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Fintan O’Toole: Brexit not the pure shining prize it once seemed

In Leave heartlands, people must decide if Brexit dream still worth sacrificing all else for

It is hard, if you spend any time around Stoke-on-Trent, to remind yourself that this was once the centre of the world. Local people don’t even call the place Stoke-on-Trent, a name that was applied overall to the towns of Burslem, Cobridge, Etruria, Fenton, Hanley, Lane End, Longton, Stoke and Tunstall only in 1910. They still call it The Potteries because that is what these towns were for more than two centuries.

It was here that some of the early geniuses of the industrial revolution – most famously Josiah Wedgwood – put together an abundance of coal and water with the discovery that the local red clay, when mixed with flint, could be turned a delicate white – to develop the mass production of affordable ceramics that could be exported around the world. This was the Silicon Valley of the 18th century, the nursery of one of the most profound revolutions in human history.

In Longton, where a pottery factory opened in 1787, the beautiful old kilns, shaped like huge bottles made of brick, still stand. But it’s all “heritage” now. Most Wedgwood is made in Jakarta – the main survival in England is the Wedgwood Story museum. It houses the company’s vast collection of its own work that was almost sold off to help pay the pension bill when Waterford Wedgwood went into liquidation in 2009.

An older local man remarked to me that when skilled workers were sent out from The Potteries to the Far East to train the workers that would replace them, they were blinded by their own sense of history: “They thought these skills were in the blood, inherited across the centuries. Turned out they were not in the blood at all – anybody could learn them.”


Old industrial England 

In a place like this – and in so many other areas of the old industrial England – nostalgia seems entirely rational. Older people will tell you that the big thing was not just that you could get a job, but that if you didn’t like the job you were in, you could leave and get another one. That sense of power (for both men and women) came from the sheer range of large factories that grew up around the core of the ceramics industry: Michelin tyres, coal mines, engineering works, the clothing plant that made most of the uniforms for the British forces.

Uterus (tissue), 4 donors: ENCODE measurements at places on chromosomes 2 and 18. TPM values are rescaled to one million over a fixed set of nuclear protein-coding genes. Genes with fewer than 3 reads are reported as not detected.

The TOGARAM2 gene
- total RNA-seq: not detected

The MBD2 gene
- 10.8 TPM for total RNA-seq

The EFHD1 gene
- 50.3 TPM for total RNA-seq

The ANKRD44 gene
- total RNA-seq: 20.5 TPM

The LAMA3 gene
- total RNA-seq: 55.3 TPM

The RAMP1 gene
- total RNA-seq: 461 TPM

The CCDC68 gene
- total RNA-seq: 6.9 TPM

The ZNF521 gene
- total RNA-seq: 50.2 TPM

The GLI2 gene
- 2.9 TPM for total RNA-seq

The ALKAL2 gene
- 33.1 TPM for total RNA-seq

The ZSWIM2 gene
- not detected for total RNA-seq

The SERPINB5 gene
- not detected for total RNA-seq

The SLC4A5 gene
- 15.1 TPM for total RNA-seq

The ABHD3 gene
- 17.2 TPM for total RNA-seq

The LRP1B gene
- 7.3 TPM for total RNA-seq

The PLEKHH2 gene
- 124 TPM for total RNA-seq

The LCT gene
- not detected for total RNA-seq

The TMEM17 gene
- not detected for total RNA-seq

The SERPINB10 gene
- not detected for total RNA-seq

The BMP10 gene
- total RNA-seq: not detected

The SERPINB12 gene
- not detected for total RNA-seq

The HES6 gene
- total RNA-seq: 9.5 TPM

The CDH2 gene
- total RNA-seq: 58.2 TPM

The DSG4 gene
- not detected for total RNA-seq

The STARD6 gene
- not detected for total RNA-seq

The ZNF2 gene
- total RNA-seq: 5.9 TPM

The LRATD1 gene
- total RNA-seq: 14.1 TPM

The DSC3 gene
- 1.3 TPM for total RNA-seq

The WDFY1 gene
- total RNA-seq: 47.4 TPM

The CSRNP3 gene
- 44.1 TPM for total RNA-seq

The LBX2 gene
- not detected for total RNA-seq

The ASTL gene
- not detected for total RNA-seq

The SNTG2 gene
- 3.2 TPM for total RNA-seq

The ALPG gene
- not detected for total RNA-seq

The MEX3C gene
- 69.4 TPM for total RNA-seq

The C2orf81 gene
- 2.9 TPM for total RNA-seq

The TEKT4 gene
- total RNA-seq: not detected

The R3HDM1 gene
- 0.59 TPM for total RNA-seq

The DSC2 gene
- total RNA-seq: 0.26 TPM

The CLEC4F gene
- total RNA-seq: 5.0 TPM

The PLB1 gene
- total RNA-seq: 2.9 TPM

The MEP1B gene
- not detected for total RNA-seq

They didn't quite believe their luck when they won in 2016 and life has taught them that if something seems too good to be true, it probably is

But it’s nearly all gone now. Stoke-on-Trent has the 12th highest proportion of deprived neighbourhoods of 317 council districts in England. A third of the city’s districts are classed as being among the most deprived in the country. You don’t have to look far to see boarded-up shops. If you Google “Stoke”, one of the questions the search engine’s algorithms suggests is “Is Stoke a dump?” It isn’t but it is easy to understand why a pall of melancholia should hang over places like these, the knowledge of past greatness making the unhappy present seem even gloomier.

So of course Stoke voted for Brexit – by a resounding 69.4 per cent. This makes it a crucial battleground now. If Boris Johnson is to win a majority in next month's UK general election, he will do so because these voters (and those in similar constituencies in the midlands and the northwest of England) abandon their generational allegiance to Labour and vote Tory to "get Brexit done". In Stoke-on-Trent North, for example, Labour's Ruth Smeeth has a majority of 2,359 over the Tories in a constituency that voted 72 per cent leave in 2016. In Newcastle-under-Lyme, another Potteries constituency, 62 per cent voted leave and Labour's Paul Farrelly has a majority over the Tories of just 30 votes. These seats – and dozens more with similar voting patterns – seem easy pickings for Johnson.

Undertone of weariness

Yet the impression I got on a short visit to the area last week (and it is only an impression) was more complicated. I’m sure there are people who are obsessed with Brexit, but obsession is not what strikes you. People will tell you they voted leave but with an undertone of weariness in their voices. The melancholia that pervades the place applies to Brexit too. There is an air of fatalism about it all: we never get what we want, so why should this time be any different?

The feeling that “nobody ever listens to us anyway” seems already to have settled in. They didn’t quite believe their luck when they won in 2016 and life has taught them that if something seems too good to be true, it probably is. The lovely thing they thought they had three years ago has been tarnished by delay.

The question then is not whether these people have changed their minds about Brexit itself – they haven’t. It’s whether it now seems worth sacrificing everything else for. Everything else is the NHS and the schools and the local services that have been devastated by relentless Tory cuts to council budgets.

If Brexit were still the pure, shining prize it seemed to be in 2016 – a moment, for these voters, when they felt themselves powerful enough to make their own history – the answer to that question would be “yes” and Johnson would be certain to take all these seats. But it’s not and he isn’t.